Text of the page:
Italy’s Sparkling Wine Paradox
BY ERIC GUIDO | DECEMBER 21, 2021
The holidays aren’t coming; they are here. The number one thing on consumers' minds as they look to buy for their wine-loving friends, fill glasses with vinous pleasures through upcoming parties or pair with the elaborate meals that are on the horizon? Sparkling wine. Unfortunately, Italian sparklers, no matter how good they are, face two very big challenges. The first being the uptick in quality of affordable grower NV Champagne, and the second being the incredible success of generic, and often inexpensive, Prosecco.
The categories of Franciacorta, Trentodoc and, more recently, Alta Langa, fall victim to the first issue, as they strive to create wines that are often seen by the majority of the public as a Champagne alternative. The fact is that there are many producers in Italy that are creating bubbles through metodo classico (méthode champenoise) using Chardonnay, Pinot Noir and, to a lesser extent, Pinot Blanc, often with extended bottle aging on the lees, which can easily compare and often outpace the wines produced by their French counterparts. The problem is price, or quality-to-price ratio, and the hundreds of years of branding that the Champagne region has established. A perfect example of this can be witnessed by nearly any wine lover when they open a great bottle of Franciacorta, pour it for friends that know a thing or two about sparkling wine, and watch as they both swoon but then complain about the price of said bottle. The unfortunate reality is that, for producers of metodo classico wines in Italy, the days of good NV Champagne being out of reach for the average consumer are over because of the number of excellent grower Champagnes that are available today. What this means is that, to corner a piece of the market for themselves, the wines of Franciacorta, Trentodoc and Alta Langa have to not only deliver, but overdeliver within their price points. Granted, I’m speaking in very general terms, as a number of wines and wineries from my recent tastings were absolutely stunning, world-class examples from the Extra Dry, to the Brut, to the Brut Nature categories. These wines will stand up to some of the best bubblies from around the world and provide an amazing amount of pleasure, but they are the exception, not the norm. Generally speaking, Franciacorta continues to prove its quality and importance, while Trentodoc comes across as the underdog that’s watching anxiously to take the lead. Last, but not least, Alta Langa is slowly establishing that consumers should be paying more attention to them.
Which brings us to Prosecco, a category where the only things holding it back is their own success and stereotyping. When a glass of Prosecco is ordered in a restaurant, does anyone ask what the brand is? Does anyone question what the style is? Does anyone think to ask where it came from? The fact that most people, other than the truly devoted, don’t think to ask any of these questions. Because of that, consumers are missing out on one of the largest surges in quality taking place in Italy today. While the amount of mass-produced, just palatable, sweet and bubbly Prosecco continues to sell out through the holidays, there is an entire other level of quality and site-specific wines out there, made by passionate growers, at much lower quantities and at only a slightly higher tariff. We’re talking about the cru bottles of the Rive designation from the hillsides of Conegliano Valdobbiandene, as well as Asolo and Cartizze. We’re talking about Prosecco that sometimes clocks in at zero grams of residual sugar per liter, but also a revolution of the Extra Dry category that creates the ideal balance of sugar, acid and terroir to create wines that speak with soul. These are the bottles that you open for your wine-loving friends and watch their jaws drop as you explain how much they cost. Will you find them at your corner wine and liquor store? No. However, looking for them will be time well spent. Frankly, I’m wondering just how far these artisan producers can push the needle, and if one day we’ll be comparing a Rive di Soligo to a Rive di Rolle as we do with cru expressions from other regions.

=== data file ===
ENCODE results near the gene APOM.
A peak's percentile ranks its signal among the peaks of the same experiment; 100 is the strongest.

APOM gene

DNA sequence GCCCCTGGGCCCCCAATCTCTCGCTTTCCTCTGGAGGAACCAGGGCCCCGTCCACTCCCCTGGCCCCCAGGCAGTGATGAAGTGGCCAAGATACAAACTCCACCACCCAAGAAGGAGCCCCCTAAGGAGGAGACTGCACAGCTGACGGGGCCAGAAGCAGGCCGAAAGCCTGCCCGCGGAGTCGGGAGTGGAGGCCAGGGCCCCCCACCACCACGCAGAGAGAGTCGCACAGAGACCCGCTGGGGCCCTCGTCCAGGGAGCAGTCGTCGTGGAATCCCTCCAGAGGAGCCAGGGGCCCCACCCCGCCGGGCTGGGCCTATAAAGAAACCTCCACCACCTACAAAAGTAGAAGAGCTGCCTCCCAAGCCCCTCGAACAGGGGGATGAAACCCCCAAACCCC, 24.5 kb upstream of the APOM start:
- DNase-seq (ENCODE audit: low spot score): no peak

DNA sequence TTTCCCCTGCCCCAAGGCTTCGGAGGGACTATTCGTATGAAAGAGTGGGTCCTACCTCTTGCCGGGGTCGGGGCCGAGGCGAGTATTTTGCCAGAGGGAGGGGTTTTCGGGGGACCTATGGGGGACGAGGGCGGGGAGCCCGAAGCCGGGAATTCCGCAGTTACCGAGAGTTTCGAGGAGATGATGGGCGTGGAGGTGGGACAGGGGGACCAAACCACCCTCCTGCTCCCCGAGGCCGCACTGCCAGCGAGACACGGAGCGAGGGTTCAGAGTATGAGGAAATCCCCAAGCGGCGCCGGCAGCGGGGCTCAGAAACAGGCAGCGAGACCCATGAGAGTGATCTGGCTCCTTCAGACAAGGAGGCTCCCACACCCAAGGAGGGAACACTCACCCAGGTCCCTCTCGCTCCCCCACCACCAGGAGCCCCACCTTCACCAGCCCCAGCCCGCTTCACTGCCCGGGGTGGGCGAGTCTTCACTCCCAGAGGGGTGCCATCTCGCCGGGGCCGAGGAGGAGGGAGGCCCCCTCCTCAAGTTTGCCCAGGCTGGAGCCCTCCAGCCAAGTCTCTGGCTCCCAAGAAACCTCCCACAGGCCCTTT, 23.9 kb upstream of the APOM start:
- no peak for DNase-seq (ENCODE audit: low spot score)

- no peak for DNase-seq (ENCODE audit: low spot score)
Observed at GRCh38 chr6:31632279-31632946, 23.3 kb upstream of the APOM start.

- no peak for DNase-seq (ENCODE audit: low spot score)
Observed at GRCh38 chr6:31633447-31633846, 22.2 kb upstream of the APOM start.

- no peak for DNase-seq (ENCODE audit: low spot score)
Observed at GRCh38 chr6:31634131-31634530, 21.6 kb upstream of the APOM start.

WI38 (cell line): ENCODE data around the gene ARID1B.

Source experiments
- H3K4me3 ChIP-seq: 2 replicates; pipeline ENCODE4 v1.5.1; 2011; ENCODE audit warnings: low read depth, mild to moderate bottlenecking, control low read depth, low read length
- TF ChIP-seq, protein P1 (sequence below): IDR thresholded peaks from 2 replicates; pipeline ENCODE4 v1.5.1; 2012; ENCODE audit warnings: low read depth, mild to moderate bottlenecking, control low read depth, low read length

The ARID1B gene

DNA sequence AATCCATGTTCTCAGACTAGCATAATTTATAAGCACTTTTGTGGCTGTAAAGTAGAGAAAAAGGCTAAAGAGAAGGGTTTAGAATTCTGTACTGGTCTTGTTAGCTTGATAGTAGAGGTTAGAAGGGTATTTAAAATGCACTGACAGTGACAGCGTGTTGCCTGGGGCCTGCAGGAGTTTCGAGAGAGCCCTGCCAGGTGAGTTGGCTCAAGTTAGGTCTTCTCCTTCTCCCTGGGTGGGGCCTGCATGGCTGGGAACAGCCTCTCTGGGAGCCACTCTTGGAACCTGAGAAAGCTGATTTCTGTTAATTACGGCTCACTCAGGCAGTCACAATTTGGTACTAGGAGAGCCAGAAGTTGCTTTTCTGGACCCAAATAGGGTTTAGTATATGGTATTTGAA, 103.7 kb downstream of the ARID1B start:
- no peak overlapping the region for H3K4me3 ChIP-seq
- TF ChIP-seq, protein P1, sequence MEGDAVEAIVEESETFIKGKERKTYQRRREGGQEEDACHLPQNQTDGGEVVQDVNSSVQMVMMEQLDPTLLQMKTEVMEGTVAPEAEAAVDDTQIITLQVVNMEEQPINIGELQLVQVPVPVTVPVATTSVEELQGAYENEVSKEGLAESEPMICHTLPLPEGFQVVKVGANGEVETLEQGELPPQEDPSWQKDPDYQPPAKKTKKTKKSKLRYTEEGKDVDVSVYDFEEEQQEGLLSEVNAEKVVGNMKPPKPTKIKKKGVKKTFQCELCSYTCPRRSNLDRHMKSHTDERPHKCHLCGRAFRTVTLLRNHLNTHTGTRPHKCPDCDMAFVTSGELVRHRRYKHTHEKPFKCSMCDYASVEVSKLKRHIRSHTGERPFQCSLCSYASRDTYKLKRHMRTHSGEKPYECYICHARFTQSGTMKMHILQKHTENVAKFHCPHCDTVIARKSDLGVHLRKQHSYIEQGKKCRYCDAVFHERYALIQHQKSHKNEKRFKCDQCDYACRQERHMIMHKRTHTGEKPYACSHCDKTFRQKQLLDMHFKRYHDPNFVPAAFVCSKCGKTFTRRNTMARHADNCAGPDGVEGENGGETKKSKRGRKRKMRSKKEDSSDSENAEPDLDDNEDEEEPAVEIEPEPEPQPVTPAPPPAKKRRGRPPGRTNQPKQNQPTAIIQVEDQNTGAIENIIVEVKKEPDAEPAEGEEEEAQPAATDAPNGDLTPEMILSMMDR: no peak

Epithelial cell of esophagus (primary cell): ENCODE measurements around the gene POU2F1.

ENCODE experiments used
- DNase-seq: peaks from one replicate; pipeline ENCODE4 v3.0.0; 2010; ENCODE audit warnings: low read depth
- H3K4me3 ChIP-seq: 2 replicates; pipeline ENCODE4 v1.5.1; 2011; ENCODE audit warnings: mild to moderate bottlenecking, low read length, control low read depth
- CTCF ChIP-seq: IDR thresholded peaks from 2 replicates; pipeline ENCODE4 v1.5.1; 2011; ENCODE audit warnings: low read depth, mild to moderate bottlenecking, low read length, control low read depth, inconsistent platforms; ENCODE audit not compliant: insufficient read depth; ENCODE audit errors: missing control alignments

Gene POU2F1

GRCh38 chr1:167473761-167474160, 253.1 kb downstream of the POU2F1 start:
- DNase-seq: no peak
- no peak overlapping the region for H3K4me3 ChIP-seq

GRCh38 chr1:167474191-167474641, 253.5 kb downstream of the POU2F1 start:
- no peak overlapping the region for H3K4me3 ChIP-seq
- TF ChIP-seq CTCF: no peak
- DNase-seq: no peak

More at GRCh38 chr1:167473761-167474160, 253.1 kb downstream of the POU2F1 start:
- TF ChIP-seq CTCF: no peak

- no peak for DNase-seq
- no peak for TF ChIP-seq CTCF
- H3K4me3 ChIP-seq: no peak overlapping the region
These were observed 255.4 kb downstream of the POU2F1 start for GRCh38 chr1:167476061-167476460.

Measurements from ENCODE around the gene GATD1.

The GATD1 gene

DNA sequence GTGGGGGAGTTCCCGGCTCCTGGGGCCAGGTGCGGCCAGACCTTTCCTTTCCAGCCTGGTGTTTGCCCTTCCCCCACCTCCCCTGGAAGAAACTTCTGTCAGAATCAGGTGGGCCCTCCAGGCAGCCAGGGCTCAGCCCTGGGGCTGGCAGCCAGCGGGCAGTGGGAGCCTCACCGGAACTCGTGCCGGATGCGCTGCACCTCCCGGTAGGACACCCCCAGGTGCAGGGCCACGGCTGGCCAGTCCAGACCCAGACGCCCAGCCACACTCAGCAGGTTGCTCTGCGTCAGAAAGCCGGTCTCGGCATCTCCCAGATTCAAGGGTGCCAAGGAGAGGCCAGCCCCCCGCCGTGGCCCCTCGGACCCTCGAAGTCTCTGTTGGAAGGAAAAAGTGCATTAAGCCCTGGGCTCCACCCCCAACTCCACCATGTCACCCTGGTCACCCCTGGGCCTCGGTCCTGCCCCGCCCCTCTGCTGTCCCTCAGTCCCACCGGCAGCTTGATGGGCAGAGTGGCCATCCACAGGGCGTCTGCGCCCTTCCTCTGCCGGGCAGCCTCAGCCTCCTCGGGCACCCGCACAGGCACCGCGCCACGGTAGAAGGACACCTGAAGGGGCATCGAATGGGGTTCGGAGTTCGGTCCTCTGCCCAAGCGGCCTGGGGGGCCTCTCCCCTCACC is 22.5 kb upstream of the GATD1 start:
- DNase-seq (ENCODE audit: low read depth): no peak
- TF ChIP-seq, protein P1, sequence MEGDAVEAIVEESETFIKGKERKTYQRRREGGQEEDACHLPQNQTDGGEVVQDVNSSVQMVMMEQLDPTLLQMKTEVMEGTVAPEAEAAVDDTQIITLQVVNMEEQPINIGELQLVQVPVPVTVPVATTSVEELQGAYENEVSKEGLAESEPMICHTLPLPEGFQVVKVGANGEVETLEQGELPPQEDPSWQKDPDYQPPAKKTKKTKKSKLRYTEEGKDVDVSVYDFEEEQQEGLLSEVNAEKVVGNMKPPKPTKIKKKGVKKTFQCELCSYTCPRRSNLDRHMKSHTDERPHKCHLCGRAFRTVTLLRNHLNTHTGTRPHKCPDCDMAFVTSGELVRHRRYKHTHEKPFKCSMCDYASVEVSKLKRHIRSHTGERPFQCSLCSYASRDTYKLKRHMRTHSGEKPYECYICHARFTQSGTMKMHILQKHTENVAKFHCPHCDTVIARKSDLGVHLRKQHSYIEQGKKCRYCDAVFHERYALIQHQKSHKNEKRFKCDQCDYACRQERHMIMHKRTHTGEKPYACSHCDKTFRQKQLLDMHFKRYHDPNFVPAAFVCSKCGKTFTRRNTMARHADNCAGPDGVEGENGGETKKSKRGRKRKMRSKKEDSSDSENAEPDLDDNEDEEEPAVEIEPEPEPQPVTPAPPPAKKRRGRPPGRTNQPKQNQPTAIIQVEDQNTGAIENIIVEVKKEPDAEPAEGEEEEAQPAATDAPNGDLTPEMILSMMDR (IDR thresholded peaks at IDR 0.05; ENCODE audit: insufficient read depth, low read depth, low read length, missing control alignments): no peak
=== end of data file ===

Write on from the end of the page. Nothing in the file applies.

In the end, the sparkling wines of Italy continue to increase in quality, as can be seen from the diversity of wines in this report. In addition, more and more producers around the country are trying their hands at Metodo Classico and Metodo Ancestrale-produced wines, and often with the indigenous varieties of their own region. This creates a vast selection of unique and often-wonderful experiences to be had, at what can be an incredible value - you just need to know where to look.
All of the wines in this article were tasted in December at our offices in New York City. Due to the recent global slowdown in shipping there are a number of producers that could not be included here.
© 2021, Vinous. No portion of this article may be copied, shared or re-distributed without prior consent from Vinous. Doing so is not only a violation of our copyright, but also threatens the survival of independent wine criticism.
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